In December 2017, the Tax Cuts and Jobs Act (TCJA) was passed by Congress and signed by former President Donald Trump. This legislation reduced personal, corporate and estate taxes. Although many corporate tax changes were made permanent, most individual changes will expire after 2025, if congress does not take action. The future is uncertain but, knowing what is currently set to happen can help you to make important tax planning decisions.
Individual Income Tax Rates
The TCJA lowered tax rates and slowed the acceleration of income tax brackets for all taxpayers, reducing the maximum income tax rate to 37%. Upon expiration, the maximum income tax rate will revert to 39.6%. With this upcoming change, there are planning opportunities to be recognized and considered. For example, if you expect to have lower income in a year prior to 2026, possibly due to retirement or other reasons, you may want to consider a Roth IRA conversion to take advantage of the lower tax rates now.
TCJA basically doubled the standard deduction amounts for tax years 2018-2025. This greatly reduced the number of taxpayers that itemized their deductions. For 2023, the standard deduction amounts are $13,850 for single taxpayers and $27,700 for married filing joint. These amounts are set to go back to $6,350 for single taxpayers and $12,700 for married filing joint, indexed for inflation. Overall, many taxpayers may have significantly lower deductions, itemized or not.
As the standard deduction is set to decrease, there will be an increase of taxpayers attaining greater benefit from itemizing their deductions. The TCJA made changes to many of the itemized deductions available, with the following set to expire after 2025.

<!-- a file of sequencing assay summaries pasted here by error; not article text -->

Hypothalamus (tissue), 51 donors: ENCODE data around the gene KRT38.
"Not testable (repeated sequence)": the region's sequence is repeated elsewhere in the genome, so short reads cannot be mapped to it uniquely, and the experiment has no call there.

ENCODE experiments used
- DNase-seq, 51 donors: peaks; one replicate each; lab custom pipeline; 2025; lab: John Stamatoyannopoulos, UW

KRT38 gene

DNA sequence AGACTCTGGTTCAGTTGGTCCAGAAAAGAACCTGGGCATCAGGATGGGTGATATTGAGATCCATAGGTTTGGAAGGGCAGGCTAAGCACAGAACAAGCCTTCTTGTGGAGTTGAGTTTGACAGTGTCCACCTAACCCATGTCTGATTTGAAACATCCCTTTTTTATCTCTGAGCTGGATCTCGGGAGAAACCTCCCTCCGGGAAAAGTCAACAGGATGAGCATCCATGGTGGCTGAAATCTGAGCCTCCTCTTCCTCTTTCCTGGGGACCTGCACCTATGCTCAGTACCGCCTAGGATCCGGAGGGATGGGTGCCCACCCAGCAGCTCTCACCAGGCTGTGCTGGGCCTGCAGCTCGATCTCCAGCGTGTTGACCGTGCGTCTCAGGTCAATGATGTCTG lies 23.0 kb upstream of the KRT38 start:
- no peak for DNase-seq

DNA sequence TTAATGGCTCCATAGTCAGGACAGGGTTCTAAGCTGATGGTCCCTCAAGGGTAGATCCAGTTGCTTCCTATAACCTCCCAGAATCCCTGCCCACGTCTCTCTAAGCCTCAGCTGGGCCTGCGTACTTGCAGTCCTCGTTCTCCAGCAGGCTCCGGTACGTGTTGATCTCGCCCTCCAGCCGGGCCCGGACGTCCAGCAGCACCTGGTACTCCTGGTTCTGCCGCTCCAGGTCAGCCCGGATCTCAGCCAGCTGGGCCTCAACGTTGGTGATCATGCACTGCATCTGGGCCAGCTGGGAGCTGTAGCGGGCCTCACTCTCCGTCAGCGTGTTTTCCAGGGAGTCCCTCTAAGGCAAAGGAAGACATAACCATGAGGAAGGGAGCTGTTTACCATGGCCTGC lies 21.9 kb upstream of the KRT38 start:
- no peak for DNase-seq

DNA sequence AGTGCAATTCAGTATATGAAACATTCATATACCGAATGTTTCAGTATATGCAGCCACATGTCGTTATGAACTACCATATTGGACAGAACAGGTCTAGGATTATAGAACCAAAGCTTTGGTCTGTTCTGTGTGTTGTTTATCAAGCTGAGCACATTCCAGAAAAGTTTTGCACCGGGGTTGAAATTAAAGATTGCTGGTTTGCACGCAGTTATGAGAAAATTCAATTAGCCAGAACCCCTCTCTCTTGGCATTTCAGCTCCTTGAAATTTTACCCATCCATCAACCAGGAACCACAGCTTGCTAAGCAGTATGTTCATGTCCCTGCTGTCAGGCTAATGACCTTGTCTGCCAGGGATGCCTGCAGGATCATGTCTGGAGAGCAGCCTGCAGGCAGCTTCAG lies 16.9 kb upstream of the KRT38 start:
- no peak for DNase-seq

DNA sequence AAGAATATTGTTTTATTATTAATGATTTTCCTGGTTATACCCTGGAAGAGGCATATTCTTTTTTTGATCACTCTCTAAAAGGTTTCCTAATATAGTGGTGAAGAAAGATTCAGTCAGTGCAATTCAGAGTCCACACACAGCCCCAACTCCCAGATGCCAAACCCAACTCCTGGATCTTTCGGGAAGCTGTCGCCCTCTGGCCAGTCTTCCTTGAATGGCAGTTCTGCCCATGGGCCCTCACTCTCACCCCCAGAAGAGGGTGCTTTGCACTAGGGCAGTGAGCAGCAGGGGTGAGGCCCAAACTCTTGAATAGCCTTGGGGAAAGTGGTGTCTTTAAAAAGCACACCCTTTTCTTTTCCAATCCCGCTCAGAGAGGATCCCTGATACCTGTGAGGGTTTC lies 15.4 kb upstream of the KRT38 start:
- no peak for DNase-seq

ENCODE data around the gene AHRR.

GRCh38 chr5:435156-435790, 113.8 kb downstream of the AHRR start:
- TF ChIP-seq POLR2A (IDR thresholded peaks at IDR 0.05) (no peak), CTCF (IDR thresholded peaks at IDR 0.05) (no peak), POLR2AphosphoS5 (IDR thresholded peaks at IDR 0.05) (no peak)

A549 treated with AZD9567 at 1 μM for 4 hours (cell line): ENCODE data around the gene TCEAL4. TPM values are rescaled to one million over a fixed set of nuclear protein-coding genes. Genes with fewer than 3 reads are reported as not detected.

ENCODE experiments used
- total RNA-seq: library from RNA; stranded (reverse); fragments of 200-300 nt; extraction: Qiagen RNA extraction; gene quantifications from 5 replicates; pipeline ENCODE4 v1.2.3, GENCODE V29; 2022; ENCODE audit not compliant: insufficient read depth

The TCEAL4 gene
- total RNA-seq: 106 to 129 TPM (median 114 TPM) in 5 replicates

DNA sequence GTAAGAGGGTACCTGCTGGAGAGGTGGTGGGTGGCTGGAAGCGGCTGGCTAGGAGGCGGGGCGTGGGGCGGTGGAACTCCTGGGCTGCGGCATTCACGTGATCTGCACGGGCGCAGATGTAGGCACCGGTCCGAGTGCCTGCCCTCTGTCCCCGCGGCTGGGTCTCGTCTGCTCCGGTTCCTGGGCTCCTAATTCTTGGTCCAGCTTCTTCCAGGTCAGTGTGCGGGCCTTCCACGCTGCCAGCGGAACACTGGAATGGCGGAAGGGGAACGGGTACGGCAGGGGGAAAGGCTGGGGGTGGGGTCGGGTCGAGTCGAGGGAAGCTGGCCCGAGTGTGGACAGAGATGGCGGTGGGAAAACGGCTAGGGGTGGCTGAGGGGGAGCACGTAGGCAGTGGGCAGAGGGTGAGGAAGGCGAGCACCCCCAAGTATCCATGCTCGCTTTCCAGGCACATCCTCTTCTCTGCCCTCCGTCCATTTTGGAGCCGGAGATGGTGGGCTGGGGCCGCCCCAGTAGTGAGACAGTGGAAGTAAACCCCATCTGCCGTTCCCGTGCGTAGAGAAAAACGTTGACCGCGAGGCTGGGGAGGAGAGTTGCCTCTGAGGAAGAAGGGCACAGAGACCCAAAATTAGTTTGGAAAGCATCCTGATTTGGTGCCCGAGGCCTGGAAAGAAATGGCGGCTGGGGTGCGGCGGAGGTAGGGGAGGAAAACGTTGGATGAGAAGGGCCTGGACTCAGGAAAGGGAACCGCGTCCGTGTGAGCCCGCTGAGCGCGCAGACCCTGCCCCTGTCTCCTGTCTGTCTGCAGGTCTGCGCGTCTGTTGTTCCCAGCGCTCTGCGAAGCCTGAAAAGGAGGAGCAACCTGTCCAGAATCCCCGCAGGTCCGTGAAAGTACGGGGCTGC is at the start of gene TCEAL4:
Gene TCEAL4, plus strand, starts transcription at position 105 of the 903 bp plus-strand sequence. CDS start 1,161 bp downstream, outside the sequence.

- The much debated $10,000 cap on state and local taxes will expire. This should be a welcomed change for many taxpayers.
- The 2% miscellaneous itemized deductions will again be available. Most notably, unreimbursed employee business expenses and tax preparation fees.
- The overall cap on itemized deductions known as The Pease limitation will once again be law.
- The maximum amount of indebtedness on which a taxpayer can deduct qualified mortgage interest will return to $1 million, up from the TCJA amount of $750,000.
- The 60% of adjusted gross income limitation on cash charitable contributions will go back to the pre-TCJA amount of 50%.
Taxpayers should be aware of both the favorable and unfavorable changes to itemized deduction rules that could be in play starting in 2026 and act now.
This may be the most talked about provision that is set to sunset after 2025 and it could have a significant impact to many families. As of January 1, 2026, the current lifetime estate and gift tax exemption of $12.92 million will be cut in half, adjusted for inflation. This means that a couple would have a combined lifetime exemption of almost $26 million through 2025. Families that may face an estate tax liability in 2026 and beyond could benefit from transferring assets and getting them out of their estate prior to this sunset. Want to learn more about our services? Learn More! Will congress act to extend any of these provisions, or the many others that are also set to expire? The answer is that we do not know. What we do know is what’s currently set to happen and use that information to plan accordingly. If you are interested in learning more about how the TCJA expiration will affect your individual situation, please contact our team at Weinstein Spira, and we would be happy to help you or answer any questions.